Lend a Hand: Neetu and Leela

Neetu_headshot.jpgTo celebrate CSJ's 4th birthday, we kicked off the third annual Lend a Hand campaign. From 13 August to 5 September, we're sharing stories from our staff about children we help to show how lending a hand changes lives. Click here to learn about the campaign.

The first time Leela* was scheduled to testify before the judge, she couldn’t speak. The thought of answering strangers’ questions about her rape petrified her.

By the next hearing, CSJ Lawyer Neetu had joined the case. She had only one hour at the court to make Leela feel comfortable and open up about her abuse.

“Earlier I was thinking I would just represent children legally,” Neetu said. “But now I realize the legal work comes later. Helping the child to speak out about sexual abuse comes first.”

Leela was given for adoption as a baby, but her adoptive parents died before she turned 12. She then lived with her adoptive uncle and aunt, where the family exploited her for domestic work and did not allow her to attend school. A son in the house raped Leela several times, and when she told her aunt and cousin, they beat her. Eventually Leela ran away and reported the rape to police.

She told this to Neetu in a private part of the courtroom, through sobs and tears.

“I think she had hope and felt I wouldn’t judge her,” Neetu said. “In these cases of sexual abuse, where children feel reluctant to share with anyone, they need to feel that someone is there for them.”

Leela was very nervous waiting for her testimony, so Neetu held her hand.  To prepare her, Neetu explained what types of questions Leela would be asked and encouraged her to tell the truth.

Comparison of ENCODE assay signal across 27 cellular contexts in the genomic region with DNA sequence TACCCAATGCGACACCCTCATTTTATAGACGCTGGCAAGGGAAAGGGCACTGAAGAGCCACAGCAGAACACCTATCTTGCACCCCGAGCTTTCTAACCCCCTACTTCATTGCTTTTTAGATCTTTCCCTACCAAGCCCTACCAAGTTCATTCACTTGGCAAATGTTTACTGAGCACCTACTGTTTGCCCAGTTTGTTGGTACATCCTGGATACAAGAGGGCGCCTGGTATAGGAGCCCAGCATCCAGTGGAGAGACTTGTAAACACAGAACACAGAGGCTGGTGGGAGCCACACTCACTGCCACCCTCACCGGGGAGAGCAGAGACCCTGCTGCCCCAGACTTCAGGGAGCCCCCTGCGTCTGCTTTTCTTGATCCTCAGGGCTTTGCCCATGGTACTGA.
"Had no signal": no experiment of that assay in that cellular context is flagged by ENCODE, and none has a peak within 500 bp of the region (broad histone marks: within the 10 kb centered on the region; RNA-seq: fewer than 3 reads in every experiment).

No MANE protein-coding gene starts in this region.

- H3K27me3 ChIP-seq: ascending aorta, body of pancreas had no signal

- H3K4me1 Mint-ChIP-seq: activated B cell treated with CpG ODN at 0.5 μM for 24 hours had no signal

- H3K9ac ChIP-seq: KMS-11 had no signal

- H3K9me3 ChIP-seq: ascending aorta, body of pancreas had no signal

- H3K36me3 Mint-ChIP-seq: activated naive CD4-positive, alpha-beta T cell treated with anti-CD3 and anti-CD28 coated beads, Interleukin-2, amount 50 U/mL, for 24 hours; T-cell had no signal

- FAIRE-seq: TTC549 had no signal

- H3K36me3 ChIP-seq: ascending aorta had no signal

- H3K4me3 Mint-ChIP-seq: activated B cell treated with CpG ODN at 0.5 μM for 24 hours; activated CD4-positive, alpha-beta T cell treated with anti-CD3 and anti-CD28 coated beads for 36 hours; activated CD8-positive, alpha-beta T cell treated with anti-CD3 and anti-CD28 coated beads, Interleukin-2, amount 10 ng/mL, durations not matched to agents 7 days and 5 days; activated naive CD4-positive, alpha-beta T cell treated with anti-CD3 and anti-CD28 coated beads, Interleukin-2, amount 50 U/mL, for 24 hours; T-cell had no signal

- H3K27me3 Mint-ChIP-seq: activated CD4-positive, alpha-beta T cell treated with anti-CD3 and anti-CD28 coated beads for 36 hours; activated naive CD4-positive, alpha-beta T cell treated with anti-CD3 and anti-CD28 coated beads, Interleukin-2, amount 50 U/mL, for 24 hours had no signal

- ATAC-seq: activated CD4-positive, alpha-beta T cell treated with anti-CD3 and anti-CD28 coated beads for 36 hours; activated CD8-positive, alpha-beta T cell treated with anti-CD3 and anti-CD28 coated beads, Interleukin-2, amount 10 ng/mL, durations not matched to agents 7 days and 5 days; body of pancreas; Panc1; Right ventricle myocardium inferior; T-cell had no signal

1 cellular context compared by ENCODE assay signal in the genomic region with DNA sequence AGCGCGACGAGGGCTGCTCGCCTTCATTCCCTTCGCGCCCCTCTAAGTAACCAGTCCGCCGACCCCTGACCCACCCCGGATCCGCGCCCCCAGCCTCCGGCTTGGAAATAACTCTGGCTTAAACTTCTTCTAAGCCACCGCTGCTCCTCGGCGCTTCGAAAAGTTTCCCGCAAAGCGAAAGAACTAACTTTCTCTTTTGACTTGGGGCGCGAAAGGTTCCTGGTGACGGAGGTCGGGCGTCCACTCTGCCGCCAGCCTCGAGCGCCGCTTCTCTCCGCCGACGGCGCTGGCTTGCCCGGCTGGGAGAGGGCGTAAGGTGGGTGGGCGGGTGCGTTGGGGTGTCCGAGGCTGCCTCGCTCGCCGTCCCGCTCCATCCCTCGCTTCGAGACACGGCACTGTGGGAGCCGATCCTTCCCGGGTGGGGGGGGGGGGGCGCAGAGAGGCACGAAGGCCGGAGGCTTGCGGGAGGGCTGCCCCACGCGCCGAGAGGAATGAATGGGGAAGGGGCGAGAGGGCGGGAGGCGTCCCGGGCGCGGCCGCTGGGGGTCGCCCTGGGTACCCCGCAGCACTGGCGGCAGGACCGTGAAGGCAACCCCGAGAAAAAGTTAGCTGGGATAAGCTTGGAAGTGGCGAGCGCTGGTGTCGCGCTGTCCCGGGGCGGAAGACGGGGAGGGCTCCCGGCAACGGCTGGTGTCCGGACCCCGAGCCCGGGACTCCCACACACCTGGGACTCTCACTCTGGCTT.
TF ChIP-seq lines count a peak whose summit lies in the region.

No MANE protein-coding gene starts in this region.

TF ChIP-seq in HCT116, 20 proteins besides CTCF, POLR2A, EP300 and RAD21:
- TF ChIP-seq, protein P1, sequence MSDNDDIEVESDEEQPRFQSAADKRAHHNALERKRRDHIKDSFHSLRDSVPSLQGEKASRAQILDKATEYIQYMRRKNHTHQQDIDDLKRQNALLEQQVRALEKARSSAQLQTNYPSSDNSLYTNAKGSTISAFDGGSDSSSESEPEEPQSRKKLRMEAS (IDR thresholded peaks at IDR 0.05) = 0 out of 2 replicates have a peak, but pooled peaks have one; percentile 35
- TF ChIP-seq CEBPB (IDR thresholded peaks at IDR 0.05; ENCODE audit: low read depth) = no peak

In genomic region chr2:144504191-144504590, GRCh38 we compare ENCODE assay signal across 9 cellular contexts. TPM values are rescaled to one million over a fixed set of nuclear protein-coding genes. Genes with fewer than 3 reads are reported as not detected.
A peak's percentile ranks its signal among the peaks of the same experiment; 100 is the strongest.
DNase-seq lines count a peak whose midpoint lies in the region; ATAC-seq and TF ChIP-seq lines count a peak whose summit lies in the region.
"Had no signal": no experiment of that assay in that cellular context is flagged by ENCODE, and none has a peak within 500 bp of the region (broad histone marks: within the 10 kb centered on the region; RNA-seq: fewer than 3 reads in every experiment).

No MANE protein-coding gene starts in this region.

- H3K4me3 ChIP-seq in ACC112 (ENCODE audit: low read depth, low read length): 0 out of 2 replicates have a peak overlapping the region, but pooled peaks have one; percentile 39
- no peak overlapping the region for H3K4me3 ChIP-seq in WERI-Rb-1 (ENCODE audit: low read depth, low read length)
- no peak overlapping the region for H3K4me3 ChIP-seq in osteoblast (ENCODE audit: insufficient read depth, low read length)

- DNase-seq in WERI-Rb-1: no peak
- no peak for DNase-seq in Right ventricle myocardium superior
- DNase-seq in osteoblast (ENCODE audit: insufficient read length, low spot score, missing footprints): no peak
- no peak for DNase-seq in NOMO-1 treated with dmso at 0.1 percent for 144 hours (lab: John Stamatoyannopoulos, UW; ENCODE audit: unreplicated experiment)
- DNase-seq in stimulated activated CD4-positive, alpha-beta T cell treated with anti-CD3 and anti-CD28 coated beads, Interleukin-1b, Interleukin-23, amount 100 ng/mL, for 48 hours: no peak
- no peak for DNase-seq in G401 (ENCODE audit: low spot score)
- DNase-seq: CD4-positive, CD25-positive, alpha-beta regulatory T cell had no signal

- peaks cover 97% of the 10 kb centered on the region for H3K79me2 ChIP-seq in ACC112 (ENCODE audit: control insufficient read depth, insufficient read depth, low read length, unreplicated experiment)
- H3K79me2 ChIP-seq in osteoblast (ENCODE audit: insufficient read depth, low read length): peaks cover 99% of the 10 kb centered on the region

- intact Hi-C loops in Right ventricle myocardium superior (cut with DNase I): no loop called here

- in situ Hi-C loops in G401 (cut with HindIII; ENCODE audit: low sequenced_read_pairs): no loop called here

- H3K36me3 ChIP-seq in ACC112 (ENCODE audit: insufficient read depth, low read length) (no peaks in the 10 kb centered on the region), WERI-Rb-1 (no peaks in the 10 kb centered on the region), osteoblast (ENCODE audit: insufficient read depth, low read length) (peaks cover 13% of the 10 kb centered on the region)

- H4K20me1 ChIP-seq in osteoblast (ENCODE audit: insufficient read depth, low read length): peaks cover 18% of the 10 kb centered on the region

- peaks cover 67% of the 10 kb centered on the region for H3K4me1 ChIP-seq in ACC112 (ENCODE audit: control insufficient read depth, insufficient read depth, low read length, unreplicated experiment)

“If a child does not speak during the testimony, then the case becomes weak and eventually has a huge impact in the delivery of justice,” Neetu said. “We have to motivate [victims] to say confidently what has happened to them. When you are a human rights lawyer, these things are a part of your job.”

The court allowed Leela to testify through live video conferencing, provided by the Protection of Children from Sexual Offences (POCSO) Act, 2012, so that Leela would not see the accused. At first the defence lawyer protested, but when Neetu explained the POCSO rules, the defence understood and agreed it was best. Unlike her first hearing, Leela sat comfortably and completed her testimony well. She was calm and relaxed leaving the courtroom.

“This is a special case for me because after her successful testimony, I really felt that we are making a difference in the justice delivery system as well as in people’s lives,” Neetu said. “It is a meaningful work that we are doing.”

To lend a hand to girls like Leela, donate here.

*Name changed to protect identity.


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